Lawmakers of the Law and Justice Party (PiS) pushed three bills through parliament during the last two weeks of July, stoking huge protests all across Poland and drawing criticism from the EU and US. The first bill would give politicians control over the National Judicial Council, the organisation that appoints judges. The other bill would allow the Justice Minister to sack every member of the Supreme Court, the body that among other things, rules on the validity of elections. And the third enables the Justice Minister to appoint and dismiss the heads of lower courts. Under the pressure of the European Commission and large public opposition, President Duda (non-partisan but backed by PiS) said on 24 July that he will veto the two first bills, although the third one on lower courts was retained.
Impact on country risk
The European Commission sent a formal notice to the Polish government, condemning the new court laws and expressing their worries about the size of power given to the Justice Minister. By sending the formal letter, Brussels embarked on a process that puts Poland at risk of binding court orders and heavy fines. Yet, sanctions that would take away Poland’s voting rights require unanimity, which is unlikely as Hungary assured to block such a move. Poland’s relations with the EU have deteriorated since PiS came to power in 2015 and started to dismantle some important checks and balances (media, civil service, and judiciary). President Duda was pushed towards using his veto. Nonetheless, the parliament can still overrule the presidential veto if PiS gathers sufficient support from other parties and forms a three-fifths majority.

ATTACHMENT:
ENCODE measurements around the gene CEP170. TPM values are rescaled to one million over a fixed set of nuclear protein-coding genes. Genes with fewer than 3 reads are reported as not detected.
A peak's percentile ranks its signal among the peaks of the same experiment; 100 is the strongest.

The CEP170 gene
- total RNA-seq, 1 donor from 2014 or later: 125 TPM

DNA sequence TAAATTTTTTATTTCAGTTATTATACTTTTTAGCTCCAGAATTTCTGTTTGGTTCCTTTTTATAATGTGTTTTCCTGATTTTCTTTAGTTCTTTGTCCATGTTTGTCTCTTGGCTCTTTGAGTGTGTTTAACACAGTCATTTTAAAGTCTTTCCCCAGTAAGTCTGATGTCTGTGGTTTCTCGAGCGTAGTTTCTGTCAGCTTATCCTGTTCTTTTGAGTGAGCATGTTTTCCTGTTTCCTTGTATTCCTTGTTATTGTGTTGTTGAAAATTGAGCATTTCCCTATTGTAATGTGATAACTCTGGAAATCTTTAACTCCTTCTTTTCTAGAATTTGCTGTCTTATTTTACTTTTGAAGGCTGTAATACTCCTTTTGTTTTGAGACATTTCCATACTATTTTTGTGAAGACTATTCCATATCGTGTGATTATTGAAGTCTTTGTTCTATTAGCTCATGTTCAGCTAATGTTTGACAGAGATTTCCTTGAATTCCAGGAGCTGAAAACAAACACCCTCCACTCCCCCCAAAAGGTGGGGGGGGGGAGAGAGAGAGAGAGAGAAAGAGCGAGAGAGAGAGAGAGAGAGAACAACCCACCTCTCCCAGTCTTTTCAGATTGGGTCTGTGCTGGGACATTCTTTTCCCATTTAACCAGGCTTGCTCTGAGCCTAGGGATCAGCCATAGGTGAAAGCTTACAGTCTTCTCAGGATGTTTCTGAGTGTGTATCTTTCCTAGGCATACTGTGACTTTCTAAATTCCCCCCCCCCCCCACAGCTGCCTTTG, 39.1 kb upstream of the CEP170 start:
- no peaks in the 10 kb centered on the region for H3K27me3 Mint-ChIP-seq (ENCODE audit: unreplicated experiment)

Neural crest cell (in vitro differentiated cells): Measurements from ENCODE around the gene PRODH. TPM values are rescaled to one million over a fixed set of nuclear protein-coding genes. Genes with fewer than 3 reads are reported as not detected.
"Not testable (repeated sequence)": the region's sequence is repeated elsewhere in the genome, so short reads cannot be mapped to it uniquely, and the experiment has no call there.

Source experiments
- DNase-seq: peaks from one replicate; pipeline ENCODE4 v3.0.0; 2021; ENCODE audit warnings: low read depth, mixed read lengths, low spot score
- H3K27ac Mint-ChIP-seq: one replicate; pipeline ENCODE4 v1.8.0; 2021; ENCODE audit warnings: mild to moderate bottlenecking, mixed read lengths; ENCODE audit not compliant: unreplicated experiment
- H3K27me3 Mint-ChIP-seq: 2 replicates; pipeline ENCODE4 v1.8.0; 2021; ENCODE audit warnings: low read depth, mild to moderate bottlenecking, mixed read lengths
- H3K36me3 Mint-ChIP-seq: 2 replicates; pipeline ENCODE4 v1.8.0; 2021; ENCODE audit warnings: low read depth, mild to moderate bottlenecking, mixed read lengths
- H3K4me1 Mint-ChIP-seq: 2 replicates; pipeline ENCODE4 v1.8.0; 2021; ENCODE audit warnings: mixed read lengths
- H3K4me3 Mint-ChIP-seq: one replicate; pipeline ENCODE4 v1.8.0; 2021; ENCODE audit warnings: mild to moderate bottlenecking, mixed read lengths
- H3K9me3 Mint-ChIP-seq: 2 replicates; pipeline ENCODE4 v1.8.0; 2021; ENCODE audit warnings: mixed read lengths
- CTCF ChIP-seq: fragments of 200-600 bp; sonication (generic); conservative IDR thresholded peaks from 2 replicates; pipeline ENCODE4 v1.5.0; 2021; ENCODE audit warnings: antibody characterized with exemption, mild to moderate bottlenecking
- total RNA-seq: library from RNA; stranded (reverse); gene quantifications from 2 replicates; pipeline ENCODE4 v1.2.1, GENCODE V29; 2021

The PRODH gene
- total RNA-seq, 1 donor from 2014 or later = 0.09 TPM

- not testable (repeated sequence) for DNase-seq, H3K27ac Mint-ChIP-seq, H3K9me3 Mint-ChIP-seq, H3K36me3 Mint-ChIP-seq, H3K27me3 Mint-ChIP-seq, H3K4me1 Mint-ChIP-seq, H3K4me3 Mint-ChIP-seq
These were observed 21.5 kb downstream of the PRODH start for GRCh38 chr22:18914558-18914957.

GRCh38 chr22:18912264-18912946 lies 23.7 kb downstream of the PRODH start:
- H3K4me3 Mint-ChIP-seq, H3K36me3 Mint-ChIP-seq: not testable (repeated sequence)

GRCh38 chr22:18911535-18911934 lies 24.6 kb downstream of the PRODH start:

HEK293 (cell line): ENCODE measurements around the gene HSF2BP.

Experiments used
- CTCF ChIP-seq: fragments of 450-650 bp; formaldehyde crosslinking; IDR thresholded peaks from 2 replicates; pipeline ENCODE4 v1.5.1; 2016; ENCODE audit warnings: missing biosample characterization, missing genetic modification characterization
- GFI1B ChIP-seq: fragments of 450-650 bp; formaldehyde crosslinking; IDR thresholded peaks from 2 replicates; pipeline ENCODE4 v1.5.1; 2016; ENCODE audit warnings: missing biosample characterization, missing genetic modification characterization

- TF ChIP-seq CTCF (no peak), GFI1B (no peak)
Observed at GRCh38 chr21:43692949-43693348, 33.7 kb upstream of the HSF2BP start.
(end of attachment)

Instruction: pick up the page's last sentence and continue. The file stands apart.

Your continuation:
The zloty recovered since early 2017, thanks to strong growth (rising consumer spending and EU recovery) after having lost significant value following the 2016 constitutional changes. The recent political turmoil put the currency under pressure again, yet the veto had an obvious positive impact. Nonetheless, the outlook remains uncertain as PiS leader Kaczynski might continue to wear down democratic checks and balances, despite the growing domestic and international opposition and possible EU sanctions.
Analyst: Louise Van Cauwenbergh, email@example.com